National Civil Rights Museum

Early morning, April 4
Shot rings out in the Memphis sky

"Pride (In The Name Of Love)"

Actually, it was 6:01 PM. Not that we’d expect Irishmen to get it right.

Not that we’d expect Americans to get it right, certainly not white Americans.

I was sitting at my desk, doing my algebra homework, transistor by my blotter blaring WABC when the broadcast was interrupted, stating Martin Luther King, Jr. had been killed in Memphis.

And I remember our rabbi leaving the temple to go down south to be a freedom rider. The sixties were a time of tumult, but much of it happened down south, off the radar, when I was small. We saw it on television, but when you go to the National Civil Rights Museum, you see it up close and personal.

It’s in the Lorraine Motel. Where Martin Luther King, Jr. was cut down. With a garish multicolored sign and two stories, the edifice screams nothing so much as SIXTIES! And that was a long time ago, when African-Americans chided that there could never be a black President.

Oh, how far we’ve come.

But not far enough.

Racism is still rampant. Barack Obama is the new Jackie Robinson, the new MLK, because he refuses to fight back, to the taunts essentially calling him BOY! I don’t care if you agree with his politics or not, they’d never treat a white President this way, nor have they. Jan Brewer getting in his face, after saying she felt threatened by him? If you don’t think the vocal right hates Obama because he’s black, you’re ignorant.

Still, the younger generation is different. Because of MTV. That’s what changed their perception. Seeing different colors on television, different sexual persuasions. That’s a point they make over and over again in the museum, that images count, that they change public opinion.

And what the corporations and government hate most now is we, the public, own the Internet. We’ve finally got a voice. We’re upending the edifice. It may be playing out in cyberspace as opposed to the streets, but the message is just as powerful.

That’s what SOPA was all about.

That’s what posting a mashup on YouTube is all about.

We’re fighting for freedom. They say we’re renegades, disruptors, that we don’t respect rights. It’s barely different from black sanitation workers staging a strike over working conditions. Did you know the white workers got compensated when it rained and the blacks were sent home without pay?

That’s what instigated the strike, that’s why Martin Luther King, Jr. was in Memphis. The mayor said the strike was illegal. Who won?

Who won when Rosa Parks refused to sit in the back of the bus?

Who won when James Meredith decided to enroll in Ole Miss?

Who won when the black community refused to ride the bus in Selma, FOR AN ENTIRE YEAR!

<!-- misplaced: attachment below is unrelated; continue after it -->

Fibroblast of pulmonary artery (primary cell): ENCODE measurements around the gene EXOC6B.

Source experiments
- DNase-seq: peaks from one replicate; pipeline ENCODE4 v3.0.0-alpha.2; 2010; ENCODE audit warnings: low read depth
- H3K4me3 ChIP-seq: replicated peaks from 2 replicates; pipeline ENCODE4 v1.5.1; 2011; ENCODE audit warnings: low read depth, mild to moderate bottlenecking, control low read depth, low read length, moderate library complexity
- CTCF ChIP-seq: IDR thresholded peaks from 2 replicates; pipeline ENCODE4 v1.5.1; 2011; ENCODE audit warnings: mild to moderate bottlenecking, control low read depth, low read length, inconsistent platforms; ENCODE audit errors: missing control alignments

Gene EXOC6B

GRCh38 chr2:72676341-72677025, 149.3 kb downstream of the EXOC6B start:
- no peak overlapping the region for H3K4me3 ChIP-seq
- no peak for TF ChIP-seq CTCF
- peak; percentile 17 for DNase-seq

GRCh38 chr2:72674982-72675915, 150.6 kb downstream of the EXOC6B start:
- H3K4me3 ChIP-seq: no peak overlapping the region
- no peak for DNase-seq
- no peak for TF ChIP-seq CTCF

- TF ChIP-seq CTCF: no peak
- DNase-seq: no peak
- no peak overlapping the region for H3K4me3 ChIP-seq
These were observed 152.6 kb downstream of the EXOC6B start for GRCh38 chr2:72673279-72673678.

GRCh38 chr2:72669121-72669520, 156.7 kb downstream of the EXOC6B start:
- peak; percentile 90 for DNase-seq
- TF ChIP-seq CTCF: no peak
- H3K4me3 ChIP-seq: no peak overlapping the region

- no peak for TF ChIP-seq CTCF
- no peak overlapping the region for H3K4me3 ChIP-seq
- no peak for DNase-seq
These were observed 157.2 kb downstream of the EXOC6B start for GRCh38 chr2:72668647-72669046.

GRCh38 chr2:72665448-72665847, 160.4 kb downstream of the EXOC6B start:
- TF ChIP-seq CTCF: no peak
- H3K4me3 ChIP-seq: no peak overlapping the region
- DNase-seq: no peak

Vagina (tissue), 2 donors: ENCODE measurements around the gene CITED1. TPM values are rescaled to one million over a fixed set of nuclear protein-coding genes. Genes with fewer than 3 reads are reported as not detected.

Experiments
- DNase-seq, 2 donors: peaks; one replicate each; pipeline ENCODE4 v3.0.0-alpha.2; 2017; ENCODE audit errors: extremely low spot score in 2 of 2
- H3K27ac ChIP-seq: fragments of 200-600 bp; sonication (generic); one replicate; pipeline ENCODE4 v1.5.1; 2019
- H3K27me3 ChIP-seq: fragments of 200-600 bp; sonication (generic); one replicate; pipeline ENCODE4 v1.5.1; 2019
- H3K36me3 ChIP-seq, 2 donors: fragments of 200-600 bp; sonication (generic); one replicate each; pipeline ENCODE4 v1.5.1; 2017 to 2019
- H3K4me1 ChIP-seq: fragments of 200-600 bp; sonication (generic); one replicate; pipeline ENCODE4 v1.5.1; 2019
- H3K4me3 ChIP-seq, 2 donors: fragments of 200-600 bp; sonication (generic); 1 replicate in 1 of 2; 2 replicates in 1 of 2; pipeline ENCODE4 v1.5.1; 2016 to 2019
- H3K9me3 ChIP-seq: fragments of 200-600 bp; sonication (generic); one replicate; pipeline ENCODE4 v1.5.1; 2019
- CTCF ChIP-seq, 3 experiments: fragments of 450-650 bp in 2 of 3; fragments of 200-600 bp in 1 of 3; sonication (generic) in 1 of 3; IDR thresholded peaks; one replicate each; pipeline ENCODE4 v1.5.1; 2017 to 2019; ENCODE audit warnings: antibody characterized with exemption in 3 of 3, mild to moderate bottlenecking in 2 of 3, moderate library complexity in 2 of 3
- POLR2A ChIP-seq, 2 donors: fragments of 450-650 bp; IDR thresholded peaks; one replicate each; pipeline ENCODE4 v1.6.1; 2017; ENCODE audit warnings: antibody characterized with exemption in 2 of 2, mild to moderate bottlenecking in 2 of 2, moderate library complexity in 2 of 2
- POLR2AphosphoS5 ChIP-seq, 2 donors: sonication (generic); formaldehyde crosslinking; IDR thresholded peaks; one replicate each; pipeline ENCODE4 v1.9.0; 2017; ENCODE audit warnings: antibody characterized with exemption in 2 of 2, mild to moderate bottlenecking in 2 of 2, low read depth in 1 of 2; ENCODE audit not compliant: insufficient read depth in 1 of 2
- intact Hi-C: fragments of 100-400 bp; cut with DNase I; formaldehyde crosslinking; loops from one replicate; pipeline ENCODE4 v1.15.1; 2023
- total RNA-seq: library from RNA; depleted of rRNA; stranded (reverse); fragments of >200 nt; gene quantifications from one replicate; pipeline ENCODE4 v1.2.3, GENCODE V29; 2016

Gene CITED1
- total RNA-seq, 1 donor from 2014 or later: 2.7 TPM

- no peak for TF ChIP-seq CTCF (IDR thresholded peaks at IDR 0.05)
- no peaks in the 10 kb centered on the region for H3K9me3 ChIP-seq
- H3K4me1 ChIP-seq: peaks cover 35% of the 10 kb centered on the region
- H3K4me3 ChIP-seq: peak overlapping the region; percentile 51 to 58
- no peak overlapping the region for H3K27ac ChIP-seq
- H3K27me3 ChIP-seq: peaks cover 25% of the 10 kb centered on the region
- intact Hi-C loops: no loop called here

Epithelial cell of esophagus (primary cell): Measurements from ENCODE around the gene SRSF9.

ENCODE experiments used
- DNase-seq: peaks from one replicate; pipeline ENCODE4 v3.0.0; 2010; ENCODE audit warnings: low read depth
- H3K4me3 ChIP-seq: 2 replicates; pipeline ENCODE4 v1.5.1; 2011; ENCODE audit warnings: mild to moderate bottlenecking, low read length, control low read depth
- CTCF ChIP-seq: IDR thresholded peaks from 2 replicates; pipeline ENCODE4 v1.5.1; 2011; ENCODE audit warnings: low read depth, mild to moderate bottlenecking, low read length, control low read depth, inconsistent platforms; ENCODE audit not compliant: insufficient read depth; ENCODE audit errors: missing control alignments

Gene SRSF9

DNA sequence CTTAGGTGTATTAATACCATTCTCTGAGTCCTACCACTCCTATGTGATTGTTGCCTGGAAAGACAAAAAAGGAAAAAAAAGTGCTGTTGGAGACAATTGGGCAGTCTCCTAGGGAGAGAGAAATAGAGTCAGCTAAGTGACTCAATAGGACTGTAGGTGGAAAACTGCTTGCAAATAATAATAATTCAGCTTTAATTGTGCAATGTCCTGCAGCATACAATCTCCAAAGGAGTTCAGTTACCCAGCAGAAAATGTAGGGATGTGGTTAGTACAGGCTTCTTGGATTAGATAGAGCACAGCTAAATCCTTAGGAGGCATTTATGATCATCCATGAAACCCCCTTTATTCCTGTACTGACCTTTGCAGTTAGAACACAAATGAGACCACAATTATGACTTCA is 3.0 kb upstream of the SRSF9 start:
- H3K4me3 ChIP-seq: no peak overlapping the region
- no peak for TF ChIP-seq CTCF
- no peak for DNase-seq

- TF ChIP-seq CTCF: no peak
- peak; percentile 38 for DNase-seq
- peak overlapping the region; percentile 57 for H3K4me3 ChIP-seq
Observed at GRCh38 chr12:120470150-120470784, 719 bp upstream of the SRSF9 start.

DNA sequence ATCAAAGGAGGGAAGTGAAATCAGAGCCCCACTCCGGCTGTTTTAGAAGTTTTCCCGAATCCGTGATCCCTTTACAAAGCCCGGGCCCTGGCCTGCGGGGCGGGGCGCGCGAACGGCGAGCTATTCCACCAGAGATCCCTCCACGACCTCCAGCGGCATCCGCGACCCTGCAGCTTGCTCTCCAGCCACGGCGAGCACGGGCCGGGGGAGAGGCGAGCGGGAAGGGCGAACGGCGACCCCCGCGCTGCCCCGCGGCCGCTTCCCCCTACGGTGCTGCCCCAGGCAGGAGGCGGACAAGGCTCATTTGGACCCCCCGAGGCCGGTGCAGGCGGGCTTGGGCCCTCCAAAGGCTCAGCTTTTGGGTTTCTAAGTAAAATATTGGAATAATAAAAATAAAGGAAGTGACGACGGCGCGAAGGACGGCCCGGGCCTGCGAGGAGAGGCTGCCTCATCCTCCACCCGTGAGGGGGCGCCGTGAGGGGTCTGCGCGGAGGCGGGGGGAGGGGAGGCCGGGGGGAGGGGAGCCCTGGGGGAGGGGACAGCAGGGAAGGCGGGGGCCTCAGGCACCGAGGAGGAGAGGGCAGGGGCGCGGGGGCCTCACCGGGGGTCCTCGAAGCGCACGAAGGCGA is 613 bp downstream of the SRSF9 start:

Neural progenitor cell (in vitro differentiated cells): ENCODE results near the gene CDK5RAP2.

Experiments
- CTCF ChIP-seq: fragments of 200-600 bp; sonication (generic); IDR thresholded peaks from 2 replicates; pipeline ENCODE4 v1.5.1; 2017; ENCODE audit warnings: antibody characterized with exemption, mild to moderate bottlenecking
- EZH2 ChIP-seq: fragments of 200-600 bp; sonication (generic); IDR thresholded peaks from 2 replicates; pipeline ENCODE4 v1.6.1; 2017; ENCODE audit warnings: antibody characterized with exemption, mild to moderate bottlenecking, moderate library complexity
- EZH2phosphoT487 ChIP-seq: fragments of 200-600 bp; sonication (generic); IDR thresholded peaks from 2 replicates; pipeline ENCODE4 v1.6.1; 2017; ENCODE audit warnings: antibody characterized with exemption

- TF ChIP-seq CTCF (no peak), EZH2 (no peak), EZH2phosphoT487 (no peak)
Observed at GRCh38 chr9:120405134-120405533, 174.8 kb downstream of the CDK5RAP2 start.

Individuals beget change. It starts with just one. That’s what’s wrong with the younger generation, that’s where the baby boomers have it right, the older generation is willing to act individually, the youngsters need the affirmation of the group.

The group comes last. Free thinkers step out, and when they’re right, people fall in place behind.

It’s no different in music. What we’ve got is a bunch of me-too Top Forty junk. Everyone’s afraid to do something new. Except for those producing indie crap, clamoring for attention. You’ve got to create something UNDENIABLE!

So I’m tracking through the exhibits when I come across a group of school children, with a docent telling the story.

And I was stunned to find out how little I knew. This is not only their history, but mine. I’m an American.

But Black History Month is the shortest one of the year. And the average person has got no idea who George Washington Carver is, never mind Booker T. Washington. They think Marcus Garvey is the patron saint of marijuana, they’ve got no idea he went to jail for advocating for black power.

And on the balcony a square of concrete has been removed, the one that contained Martin Luther King’s blood. He shed it for you. Both black and white. He had a dream that all men are created equal, that we all deserve equal rights.

The right to a good education, the right to a job.

But the rich and the racist want to leave the poor behind. Saying it’s their own damn fault. That they just need to pull themselves up by their bootstraps, just like they did.

But how many of them were born rich? How many of them had parents who helped them do their homework?

Incredible progress was made in the sixties.

Incredible progress needs to be made today.

Let these icons of the past be our beacon.

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